Scientists from the Kunming Institute of Zoology announced on July 3 they have completed the genomic sequence of a female domestic yak (Bos grunniens). The goal of their research was to tease out genetic variations that enable some mammals to adapt to high-altitude living.
The scientists were working alongside colleagues from 16 different international research laboratories in order to reach their goal.
The first organism to have its genetic code sequenced was the Haemophilus influenzae bacterium in 1995. Since then more than 190 plant, animal and microorganism species, including humans, have had their DNA mapped.
Yaks were chosen because they are very closely related to domesticated cows that live at lower altitudes, allowing scientists to compare genetic differences between the two with relative ease.
The two species are as closely related genetically as humans are to chimpanzees. Yaks and cattle also diverged around the same time humans and chimpanzees did, approximately 4.9 million years ago.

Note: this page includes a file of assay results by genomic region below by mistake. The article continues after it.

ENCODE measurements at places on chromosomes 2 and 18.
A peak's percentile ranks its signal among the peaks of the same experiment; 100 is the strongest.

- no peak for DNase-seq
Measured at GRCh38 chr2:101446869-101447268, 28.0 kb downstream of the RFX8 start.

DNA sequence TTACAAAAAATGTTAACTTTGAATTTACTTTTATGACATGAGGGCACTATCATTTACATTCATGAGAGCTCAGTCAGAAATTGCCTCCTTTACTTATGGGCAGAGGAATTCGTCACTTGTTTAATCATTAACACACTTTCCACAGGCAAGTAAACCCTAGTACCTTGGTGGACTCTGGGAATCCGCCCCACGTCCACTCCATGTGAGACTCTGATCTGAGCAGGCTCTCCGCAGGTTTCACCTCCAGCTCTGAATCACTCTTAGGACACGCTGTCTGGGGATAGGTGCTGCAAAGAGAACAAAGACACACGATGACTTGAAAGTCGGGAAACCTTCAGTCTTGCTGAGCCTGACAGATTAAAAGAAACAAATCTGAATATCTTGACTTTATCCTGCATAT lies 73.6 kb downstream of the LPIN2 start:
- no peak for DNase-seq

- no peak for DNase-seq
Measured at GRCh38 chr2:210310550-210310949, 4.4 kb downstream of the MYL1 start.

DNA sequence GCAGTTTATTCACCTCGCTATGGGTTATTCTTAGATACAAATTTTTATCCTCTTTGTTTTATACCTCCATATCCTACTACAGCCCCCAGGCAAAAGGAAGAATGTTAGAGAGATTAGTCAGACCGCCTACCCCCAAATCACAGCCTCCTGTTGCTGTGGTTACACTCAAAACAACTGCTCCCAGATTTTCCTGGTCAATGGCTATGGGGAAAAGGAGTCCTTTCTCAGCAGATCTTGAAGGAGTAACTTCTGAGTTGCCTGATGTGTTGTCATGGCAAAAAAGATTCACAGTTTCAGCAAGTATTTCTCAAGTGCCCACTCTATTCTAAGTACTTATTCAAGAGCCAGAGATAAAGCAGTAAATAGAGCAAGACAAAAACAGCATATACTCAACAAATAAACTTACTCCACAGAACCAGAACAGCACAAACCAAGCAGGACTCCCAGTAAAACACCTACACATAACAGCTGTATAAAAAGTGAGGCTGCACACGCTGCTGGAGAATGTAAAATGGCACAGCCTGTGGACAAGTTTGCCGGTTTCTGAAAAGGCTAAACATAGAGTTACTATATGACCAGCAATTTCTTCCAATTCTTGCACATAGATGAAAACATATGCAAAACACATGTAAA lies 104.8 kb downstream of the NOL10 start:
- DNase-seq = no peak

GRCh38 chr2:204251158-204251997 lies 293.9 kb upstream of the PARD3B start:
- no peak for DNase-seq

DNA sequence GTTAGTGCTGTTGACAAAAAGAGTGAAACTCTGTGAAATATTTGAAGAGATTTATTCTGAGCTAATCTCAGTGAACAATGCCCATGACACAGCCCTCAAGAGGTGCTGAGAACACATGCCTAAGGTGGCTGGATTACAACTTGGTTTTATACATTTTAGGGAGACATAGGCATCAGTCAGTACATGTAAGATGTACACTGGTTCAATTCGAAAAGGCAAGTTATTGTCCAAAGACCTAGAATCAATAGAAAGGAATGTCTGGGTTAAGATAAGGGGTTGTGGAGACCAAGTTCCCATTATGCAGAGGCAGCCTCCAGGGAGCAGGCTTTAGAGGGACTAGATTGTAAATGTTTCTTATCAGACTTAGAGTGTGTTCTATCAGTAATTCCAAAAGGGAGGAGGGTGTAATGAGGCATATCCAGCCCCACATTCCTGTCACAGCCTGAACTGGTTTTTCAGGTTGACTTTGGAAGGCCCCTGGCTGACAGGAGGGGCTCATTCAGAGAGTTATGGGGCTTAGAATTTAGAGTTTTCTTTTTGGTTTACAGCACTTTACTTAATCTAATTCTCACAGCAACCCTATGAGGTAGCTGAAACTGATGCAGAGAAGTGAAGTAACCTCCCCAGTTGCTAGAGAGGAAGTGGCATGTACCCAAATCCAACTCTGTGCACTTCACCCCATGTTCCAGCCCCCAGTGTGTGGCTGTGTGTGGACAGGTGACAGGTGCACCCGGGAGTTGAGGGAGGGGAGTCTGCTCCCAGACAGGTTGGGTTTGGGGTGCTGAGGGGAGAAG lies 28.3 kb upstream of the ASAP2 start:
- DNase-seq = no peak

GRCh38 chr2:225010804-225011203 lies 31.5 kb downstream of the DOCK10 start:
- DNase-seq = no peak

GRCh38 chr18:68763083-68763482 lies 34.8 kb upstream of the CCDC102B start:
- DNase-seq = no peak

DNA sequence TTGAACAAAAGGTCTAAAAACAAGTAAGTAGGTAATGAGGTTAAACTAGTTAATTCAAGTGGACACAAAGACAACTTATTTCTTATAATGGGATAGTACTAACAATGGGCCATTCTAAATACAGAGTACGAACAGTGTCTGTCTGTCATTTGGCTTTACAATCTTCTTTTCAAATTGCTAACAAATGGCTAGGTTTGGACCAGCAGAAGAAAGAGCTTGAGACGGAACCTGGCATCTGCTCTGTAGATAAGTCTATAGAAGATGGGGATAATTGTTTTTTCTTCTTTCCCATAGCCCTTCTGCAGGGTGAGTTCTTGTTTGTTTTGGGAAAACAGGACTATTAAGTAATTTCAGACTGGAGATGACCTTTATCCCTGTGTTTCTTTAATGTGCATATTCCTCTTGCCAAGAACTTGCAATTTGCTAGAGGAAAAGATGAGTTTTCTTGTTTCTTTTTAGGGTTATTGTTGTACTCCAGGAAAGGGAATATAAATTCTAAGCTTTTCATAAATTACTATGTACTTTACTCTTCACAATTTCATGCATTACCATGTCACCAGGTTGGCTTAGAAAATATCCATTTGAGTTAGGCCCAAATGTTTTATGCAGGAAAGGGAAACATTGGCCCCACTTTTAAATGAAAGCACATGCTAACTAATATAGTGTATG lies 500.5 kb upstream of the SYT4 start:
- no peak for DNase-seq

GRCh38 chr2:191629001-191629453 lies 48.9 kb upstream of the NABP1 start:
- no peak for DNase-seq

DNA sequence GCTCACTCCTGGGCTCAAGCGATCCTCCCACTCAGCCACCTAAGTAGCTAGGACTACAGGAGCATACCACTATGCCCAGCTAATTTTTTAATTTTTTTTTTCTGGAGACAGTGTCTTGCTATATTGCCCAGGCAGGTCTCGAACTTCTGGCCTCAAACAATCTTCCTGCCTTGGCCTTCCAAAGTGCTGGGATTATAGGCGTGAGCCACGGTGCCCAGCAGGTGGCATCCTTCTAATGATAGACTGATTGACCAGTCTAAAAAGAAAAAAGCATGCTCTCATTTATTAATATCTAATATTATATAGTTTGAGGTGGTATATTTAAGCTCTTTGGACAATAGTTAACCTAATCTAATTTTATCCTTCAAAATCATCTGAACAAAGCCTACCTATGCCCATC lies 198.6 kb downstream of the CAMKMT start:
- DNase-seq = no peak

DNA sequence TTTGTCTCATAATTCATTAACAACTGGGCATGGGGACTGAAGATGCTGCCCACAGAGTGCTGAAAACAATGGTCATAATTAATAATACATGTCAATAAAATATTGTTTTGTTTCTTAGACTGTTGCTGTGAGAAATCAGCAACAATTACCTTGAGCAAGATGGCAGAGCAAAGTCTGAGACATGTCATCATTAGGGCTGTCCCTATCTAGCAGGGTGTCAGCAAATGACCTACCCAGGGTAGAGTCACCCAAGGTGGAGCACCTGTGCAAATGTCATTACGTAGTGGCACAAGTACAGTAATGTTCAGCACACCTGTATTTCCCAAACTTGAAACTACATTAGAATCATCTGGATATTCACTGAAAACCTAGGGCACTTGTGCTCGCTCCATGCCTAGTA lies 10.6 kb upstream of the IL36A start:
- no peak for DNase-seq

Research conducted after Yak DNA was sequenced revealed the animal has specific genetic variations that allow it to grow to a size high altitude air usually does not allow.
Three genes specifically affect the way a yak's body processes thin air that lacks oxygen and commonly leads to hypoxia in other animals. Most mammals have an automatic reaction to low oxygen levels wherein blood vessels in their lungs constrict. Yaks do not have this reaction.
A separate set of five genes enables yaks to obtain maximum nutrition from scarce forage while optimizing energy metabolism. This enables them to grow much larger than similar animals could from the same diet.
The sequencing may lead to a broader understanding of how all mammals react to high altitude conditions. According to Esciencenews:
Researchers explained that the study on high-altitude adaptation may help to improve current understanding, treatment, and prevention of altitude sickness and other hypoxia-related diseases in humans.
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